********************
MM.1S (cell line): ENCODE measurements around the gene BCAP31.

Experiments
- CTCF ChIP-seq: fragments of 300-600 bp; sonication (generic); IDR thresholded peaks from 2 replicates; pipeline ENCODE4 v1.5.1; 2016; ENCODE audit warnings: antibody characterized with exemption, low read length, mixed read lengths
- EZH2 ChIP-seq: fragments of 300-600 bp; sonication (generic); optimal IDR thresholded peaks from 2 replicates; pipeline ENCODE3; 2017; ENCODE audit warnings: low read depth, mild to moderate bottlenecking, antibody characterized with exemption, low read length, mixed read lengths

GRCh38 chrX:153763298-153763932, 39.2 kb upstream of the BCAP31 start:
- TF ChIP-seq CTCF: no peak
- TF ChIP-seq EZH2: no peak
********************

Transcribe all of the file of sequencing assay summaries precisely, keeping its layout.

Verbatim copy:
MM.1S (cell line): ENCODE measurements around the gene BCAP31.

Experiments
- CTCF ChIP-seq: fragments of 300-600 bp; sonication (generic); IDR thresholded peaks from 2 replicates; pipeline ENCODE4 v1.5.1; 2016; ENCODE audit warnings: antibody characterized with exemption, low read length, mixed read lengths
- EZH2 ChIP-seq: fragments of 300-600 bp; sonication (generic); optimal IDR thresholded peaks from 2 replicates; pipeline ENCODE3; 2017; ENCODE audit warnings: low read depth, mild to moderate bottlenecking, antibody characterized with exemption, low read length, mixed read lengths

GRCh38 chrX:153763298-153763932, 39.2 kb upstream of the BCAP31 start:
- TF ChIP-seq CTCF: no peak
- TF ChIP-seq EZH2: no peak